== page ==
Discussing the 'Divine Comedy' with Dante: On Crowdsourcing and Transcultural Resonance
Departing from the enigmatic 2006 Chinese-oil-painting-turned-digital-curio Discussing the Divine Comedy with Dante, this essay first defines the conceptual framework behind Dante Today, a crowdsourced but curated digital archive that catalogs references to Dante and his works across contemporary global cultures. Then it explains our editorial decision to employ crowdsourcing as the principal mechanism behind collection development. This choice has advantages and pitfalls. On the one hand, crowdsourcing enables the participation of large and diverse publics in collection development, engaging the “crowd” in scholarly practice. On the other hand, outsourcing collection development to the “crowd” threatens to replicate the center-periphery model that Dante’s works are often accused of perpetuating. Although crowdsourcing aspires to democratize participatory heritage projects such as ours, I interrogate the limits of such claims, particularly from the perspective of transcultural and de-colonial scholarly practice. In my conclusion, I articulate our plans for future initiatives that aim to remedy this imbalance.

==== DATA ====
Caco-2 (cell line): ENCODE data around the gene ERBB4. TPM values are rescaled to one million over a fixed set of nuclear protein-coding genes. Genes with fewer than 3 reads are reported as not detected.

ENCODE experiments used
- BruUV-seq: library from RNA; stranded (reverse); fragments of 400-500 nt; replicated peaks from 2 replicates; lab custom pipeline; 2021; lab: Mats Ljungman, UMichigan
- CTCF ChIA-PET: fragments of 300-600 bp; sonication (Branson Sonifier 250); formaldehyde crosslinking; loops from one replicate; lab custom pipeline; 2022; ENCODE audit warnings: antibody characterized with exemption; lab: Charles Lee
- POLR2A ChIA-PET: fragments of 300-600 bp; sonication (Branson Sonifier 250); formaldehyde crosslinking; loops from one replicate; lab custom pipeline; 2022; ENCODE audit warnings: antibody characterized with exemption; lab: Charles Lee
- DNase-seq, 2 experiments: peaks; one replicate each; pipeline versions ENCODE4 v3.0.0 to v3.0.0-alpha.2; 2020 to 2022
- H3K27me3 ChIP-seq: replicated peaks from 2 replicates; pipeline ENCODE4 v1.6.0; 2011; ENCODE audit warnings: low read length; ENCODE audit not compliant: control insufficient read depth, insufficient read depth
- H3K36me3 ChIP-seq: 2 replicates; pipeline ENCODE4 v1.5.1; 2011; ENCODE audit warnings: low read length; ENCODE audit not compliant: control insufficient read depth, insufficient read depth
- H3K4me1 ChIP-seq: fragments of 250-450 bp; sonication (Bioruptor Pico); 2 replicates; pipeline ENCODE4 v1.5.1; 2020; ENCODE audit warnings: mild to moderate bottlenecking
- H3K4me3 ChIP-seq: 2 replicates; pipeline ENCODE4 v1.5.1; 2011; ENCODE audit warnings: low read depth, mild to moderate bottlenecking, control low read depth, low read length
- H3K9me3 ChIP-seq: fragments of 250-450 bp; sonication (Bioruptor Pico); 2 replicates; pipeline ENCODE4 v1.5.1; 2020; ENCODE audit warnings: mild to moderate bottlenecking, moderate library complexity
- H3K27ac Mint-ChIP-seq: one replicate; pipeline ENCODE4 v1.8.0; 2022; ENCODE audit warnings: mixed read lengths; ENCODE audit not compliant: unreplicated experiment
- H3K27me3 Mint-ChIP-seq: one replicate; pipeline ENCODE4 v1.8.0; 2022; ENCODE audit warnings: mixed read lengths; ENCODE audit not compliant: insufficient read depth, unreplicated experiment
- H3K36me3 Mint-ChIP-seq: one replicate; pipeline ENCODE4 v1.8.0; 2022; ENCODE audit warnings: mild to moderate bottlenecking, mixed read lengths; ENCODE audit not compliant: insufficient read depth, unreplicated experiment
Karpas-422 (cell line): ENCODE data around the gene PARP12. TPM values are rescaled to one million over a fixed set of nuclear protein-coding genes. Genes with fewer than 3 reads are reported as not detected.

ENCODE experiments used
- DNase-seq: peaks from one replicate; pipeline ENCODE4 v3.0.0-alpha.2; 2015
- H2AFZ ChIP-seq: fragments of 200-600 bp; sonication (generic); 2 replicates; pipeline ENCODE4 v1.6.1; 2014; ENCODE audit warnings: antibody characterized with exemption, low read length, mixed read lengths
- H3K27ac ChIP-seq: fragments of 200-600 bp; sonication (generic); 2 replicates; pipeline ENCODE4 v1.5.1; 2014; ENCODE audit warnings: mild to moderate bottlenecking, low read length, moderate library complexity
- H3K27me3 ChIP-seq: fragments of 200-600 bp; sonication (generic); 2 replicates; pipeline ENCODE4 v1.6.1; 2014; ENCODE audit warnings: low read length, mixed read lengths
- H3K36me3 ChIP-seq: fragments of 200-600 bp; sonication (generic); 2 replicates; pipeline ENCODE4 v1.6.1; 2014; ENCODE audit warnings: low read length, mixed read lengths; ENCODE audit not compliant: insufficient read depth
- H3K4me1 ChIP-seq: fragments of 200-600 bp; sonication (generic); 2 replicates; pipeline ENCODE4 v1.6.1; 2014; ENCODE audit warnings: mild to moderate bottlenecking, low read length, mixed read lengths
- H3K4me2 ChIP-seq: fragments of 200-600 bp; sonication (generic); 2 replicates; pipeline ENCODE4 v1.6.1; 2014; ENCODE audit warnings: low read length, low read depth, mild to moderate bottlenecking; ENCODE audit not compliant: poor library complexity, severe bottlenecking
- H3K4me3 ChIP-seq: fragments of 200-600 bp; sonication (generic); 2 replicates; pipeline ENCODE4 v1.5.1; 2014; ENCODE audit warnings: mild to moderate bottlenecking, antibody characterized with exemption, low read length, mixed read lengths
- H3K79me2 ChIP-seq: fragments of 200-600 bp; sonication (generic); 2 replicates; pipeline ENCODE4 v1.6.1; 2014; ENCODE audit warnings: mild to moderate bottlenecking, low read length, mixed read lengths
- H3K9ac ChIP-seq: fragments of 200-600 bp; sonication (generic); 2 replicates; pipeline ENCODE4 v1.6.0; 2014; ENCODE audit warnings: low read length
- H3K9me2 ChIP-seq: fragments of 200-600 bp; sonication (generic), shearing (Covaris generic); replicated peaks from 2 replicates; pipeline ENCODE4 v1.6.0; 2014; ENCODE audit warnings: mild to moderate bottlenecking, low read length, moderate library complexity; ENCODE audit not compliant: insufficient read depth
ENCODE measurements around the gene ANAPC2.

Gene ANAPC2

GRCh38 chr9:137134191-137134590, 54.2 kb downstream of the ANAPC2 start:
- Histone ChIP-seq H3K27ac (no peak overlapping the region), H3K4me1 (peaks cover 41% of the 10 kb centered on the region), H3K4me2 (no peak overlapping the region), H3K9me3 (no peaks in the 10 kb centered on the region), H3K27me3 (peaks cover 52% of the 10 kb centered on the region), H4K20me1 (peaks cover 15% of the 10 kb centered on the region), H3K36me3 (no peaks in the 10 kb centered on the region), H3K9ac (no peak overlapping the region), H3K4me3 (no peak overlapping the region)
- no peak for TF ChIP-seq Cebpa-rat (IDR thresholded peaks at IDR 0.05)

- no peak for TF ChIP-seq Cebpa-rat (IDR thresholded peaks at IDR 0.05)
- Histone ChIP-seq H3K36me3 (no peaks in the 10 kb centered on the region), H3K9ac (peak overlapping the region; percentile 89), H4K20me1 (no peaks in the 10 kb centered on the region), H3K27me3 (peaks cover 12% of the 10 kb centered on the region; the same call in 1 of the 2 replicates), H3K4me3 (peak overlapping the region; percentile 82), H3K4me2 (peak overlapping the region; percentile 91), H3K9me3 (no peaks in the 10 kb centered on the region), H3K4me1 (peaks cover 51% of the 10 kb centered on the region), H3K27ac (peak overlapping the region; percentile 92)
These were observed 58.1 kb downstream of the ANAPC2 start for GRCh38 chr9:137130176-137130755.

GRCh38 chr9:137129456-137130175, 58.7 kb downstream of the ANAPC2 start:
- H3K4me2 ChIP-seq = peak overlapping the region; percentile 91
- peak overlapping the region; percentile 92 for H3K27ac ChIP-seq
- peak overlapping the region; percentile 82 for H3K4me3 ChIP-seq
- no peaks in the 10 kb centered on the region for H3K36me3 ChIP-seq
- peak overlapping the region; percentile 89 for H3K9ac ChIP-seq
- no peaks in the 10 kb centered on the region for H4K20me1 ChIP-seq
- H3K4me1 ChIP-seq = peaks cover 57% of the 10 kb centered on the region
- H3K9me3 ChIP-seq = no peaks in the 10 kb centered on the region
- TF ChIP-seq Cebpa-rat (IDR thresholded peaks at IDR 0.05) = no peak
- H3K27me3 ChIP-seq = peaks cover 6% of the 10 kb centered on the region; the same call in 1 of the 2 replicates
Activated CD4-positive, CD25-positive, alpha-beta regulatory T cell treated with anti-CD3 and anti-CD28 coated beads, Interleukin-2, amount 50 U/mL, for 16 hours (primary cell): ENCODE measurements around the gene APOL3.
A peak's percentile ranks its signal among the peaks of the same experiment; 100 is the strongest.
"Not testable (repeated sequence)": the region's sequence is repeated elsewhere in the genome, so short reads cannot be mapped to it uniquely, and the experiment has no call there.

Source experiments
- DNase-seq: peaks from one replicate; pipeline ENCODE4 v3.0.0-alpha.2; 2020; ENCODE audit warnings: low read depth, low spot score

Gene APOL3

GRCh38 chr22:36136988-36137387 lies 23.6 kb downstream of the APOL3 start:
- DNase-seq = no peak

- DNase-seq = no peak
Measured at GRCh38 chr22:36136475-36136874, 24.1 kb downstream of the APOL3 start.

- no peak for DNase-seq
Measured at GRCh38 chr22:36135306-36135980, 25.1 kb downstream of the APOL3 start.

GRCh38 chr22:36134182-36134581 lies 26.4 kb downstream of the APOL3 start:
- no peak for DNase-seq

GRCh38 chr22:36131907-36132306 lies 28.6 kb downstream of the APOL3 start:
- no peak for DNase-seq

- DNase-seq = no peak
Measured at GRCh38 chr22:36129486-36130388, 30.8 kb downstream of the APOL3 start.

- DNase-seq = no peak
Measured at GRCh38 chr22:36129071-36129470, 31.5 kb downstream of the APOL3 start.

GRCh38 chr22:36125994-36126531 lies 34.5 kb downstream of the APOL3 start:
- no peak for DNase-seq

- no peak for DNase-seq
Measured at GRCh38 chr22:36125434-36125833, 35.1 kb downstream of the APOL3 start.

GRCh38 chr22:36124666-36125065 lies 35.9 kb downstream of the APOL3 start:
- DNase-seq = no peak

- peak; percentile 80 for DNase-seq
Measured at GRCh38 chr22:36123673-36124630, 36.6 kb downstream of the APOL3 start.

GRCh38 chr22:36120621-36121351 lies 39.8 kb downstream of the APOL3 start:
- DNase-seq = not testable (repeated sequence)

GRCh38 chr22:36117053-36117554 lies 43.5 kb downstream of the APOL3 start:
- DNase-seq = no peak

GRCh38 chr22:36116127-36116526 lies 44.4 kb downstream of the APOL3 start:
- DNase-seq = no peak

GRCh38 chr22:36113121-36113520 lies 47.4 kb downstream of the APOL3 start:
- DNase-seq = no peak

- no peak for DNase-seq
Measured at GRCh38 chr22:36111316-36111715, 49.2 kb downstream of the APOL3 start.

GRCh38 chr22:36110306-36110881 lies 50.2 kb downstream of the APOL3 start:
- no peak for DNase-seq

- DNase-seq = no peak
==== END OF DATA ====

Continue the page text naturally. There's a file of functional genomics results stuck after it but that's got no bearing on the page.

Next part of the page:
"Discussing the 'Divine Comedy' with Dante: On Crowdsourcing and Transcultural Resonance,"
Bibliotheca Dantesca: Journal of Dante Studies: Vol. 5, Article 12.
Available at: https://repository.upenn.edu/bibdant/vol5/iss1/12
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